Dave Walker is an Audio Digitization Specialist at the Smithsonian Center for Folklife and Cultural Heritage and specializes in the preservation and digital reformatting of analog audio media, especially open-reel tapes and instantaneous discs. He also participates in several national groups focused on best practices and standards in these areas, and on increasing access to preserved recordings.
We hope that you’ll join us on Facebook tomorrow, and we look forward to your questions! If you don't have a Facebook account, feel free to send us an email. See other progams happening at the Smithsonian related to Archives Month.
Appropriately funereal for approaching Halloween, this military cortege accompanied James Smithson's remains from the Washington Navy Yard to the Smithsonian, on January 23, 1904. James Smithson (c.1765-1829) died in Genoa, Italy, and was buried there. However, after the turn of the century, the Smithsonian was notified that the graves were to be moved to allow quarrying on the cemetery site. Smithsonian Regent Alexander Graham Bell and his wife Mabel traveled to Italy to oversee the disinterment of Smithson's remains and their transportation to the Institution that his bequest created.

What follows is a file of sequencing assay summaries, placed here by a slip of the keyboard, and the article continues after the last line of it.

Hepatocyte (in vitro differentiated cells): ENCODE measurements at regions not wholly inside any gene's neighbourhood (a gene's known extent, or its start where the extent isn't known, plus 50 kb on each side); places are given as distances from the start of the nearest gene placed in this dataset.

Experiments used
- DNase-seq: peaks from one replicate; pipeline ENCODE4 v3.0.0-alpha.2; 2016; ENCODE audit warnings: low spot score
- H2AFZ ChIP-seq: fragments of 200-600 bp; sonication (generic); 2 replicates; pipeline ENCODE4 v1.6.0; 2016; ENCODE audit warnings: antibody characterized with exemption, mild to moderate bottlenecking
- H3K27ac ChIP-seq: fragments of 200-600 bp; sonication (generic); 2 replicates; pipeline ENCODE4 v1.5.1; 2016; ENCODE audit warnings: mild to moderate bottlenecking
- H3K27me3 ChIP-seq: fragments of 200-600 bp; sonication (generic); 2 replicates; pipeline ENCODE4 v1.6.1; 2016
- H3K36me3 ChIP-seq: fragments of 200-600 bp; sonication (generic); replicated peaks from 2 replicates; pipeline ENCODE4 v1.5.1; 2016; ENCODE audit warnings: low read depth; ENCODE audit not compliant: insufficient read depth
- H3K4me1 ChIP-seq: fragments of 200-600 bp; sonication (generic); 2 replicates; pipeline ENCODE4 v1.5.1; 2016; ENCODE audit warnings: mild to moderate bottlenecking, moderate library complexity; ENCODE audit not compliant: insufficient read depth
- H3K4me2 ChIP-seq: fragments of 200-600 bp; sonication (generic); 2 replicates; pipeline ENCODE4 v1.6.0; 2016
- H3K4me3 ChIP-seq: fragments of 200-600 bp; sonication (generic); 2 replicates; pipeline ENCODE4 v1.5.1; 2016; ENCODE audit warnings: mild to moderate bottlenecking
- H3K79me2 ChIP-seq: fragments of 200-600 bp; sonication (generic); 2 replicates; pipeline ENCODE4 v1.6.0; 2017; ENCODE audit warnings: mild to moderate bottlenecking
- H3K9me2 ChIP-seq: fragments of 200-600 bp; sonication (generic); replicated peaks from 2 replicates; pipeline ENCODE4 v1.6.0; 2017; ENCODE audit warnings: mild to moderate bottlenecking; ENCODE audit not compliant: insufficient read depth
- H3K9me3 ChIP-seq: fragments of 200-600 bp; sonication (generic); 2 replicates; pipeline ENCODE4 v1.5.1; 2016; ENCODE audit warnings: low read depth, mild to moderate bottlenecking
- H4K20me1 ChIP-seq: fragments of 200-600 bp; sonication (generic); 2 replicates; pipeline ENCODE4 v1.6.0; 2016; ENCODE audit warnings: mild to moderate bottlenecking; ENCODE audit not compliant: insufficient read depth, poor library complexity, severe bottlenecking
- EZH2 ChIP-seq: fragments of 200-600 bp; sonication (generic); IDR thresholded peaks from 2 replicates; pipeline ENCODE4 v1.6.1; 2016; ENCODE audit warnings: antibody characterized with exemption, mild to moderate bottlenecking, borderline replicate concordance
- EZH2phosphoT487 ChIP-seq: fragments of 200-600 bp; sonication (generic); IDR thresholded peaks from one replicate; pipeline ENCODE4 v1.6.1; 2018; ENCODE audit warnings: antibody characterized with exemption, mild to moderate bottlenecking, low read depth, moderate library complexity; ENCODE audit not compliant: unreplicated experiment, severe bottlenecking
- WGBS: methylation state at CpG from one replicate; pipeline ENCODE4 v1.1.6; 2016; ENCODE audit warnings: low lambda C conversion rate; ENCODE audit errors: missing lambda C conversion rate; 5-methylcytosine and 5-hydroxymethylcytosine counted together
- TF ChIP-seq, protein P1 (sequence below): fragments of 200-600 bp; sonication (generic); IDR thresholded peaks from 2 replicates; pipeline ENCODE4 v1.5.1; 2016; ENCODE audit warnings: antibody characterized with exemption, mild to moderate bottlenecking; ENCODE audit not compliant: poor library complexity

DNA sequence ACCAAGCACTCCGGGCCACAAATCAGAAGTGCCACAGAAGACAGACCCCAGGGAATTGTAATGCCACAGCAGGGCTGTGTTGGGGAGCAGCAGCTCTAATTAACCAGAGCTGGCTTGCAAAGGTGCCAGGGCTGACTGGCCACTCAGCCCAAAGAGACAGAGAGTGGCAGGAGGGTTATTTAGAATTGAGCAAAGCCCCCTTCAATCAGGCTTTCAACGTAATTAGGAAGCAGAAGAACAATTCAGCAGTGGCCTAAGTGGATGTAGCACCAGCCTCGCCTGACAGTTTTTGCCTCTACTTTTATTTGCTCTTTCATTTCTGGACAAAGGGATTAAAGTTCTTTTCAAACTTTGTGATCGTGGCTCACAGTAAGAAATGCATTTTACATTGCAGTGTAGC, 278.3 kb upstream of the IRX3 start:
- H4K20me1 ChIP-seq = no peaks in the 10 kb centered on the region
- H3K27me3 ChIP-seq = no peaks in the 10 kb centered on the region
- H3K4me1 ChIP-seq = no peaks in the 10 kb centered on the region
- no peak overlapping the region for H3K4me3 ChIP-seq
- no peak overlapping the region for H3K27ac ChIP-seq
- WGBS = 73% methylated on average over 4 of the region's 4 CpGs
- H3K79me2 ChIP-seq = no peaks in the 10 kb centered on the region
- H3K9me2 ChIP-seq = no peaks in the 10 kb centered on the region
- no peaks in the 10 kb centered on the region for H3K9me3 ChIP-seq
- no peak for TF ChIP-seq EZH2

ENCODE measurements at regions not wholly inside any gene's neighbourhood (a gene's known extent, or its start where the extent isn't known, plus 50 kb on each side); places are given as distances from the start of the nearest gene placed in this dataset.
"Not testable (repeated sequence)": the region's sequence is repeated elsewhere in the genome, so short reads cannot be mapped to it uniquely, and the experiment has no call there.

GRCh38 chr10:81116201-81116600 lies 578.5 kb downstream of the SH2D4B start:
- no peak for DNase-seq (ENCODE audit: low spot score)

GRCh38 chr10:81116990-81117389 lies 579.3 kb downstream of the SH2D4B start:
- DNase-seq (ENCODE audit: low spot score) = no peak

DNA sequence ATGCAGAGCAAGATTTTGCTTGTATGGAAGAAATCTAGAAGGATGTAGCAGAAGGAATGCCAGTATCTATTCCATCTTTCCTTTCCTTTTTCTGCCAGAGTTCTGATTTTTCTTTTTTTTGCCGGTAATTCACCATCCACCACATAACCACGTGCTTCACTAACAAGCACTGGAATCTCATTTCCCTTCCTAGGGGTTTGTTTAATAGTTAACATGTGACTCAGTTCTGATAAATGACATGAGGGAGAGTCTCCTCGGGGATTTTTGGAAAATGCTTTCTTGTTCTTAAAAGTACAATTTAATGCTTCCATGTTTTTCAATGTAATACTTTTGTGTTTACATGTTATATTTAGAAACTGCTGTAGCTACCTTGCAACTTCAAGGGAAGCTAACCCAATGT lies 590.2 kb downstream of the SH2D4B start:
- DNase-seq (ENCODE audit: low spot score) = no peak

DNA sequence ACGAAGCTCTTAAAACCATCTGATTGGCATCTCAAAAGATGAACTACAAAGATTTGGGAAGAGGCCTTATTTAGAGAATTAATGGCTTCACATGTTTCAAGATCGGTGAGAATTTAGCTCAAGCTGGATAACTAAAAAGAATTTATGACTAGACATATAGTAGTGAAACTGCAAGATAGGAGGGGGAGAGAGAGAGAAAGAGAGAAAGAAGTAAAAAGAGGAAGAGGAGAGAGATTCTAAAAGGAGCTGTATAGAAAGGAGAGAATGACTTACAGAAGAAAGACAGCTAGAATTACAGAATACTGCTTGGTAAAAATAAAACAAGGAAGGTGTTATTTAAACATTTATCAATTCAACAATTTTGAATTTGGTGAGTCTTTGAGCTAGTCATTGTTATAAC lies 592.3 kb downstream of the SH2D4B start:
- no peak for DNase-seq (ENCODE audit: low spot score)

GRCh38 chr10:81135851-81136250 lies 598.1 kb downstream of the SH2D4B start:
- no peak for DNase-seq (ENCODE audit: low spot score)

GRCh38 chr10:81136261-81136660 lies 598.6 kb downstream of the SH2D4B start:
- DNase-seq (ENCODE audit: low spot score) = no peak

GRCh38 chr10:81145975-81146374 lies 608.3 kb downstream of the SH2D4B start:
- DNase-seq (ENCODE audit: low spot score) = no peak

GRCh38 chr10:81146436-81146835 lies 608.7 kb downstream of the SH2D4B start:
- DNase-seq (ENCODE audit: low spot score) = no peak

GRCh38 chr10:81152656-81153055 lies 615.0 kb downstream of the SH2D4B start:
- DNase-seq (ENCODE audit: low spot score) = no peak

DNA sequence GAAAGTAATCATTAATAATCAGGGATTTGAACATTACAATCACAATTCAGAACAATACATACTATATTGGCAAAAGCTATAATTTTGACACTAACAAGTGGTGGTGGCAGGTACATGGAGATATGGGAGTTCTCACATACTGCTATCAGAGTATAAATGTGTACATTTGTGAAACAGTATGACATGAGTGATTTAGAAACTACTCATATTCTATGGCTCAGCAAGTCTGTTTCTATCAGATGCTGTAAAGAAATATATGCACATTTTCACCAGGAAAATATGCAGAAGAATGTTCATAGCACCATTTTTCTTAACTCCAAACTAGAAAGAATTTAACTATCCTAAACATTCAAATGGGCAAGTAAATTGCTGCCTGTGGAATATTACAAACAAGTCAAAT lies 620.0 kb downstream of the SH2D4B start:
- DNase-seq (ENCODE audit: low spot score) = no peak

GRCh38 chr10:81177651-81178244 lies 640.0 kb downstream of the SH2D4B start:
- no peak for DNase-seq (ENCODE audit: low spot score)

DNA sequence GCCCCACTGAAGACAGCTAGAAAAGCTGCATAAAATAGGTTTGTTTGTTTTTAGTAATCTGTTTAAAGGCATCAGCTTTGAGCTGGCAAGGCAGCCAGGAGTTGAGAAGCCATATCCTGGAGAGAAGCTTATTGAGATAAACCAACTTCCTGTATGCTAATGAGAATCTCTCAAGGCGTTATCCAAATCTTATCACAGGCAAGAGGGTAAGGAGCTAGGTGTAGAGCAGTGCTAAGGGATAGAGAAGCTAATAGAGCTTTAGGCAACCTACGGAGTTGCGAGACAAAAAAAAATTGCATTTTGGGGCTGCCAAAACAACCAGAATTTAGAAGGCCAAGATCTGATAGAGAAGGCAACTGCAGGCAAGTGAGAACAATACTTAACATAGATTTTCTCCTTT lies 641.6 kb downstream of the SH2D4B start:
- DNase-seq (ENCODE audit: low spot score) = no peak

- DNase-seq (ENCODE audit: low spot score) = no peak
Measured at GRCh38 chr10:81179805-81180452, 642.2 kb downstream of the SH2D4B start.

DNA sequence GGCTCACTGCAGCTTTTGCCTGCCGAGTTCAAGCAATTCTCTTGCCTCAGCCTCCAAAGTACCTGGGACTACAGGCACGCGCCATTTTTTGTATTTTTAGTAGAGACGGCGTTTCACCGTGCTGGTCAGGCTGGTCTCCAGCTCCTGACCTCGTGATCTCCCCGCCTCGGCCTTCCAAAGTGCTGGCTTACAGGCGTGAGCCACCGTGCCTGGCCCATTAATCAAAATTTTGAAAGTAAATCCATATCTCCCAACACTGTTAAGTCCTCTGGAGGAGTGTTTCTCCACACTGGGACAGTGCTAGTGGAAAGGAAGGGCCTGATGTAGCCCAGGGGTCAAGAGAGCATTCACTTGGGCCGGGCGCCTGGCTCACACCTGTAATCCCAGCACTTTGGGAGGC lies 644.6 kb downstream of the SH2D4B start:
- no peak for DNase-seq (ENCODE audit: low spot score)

This photo will be used in an Explorer at Large internet documentary.
When asked what the Smithsonian Institution Archives collects, we say we hold records about the history of the Smithsonian and its people, programs, research, and activities. While accurate, this doesn't really give anyone a clue about what is actually in those records.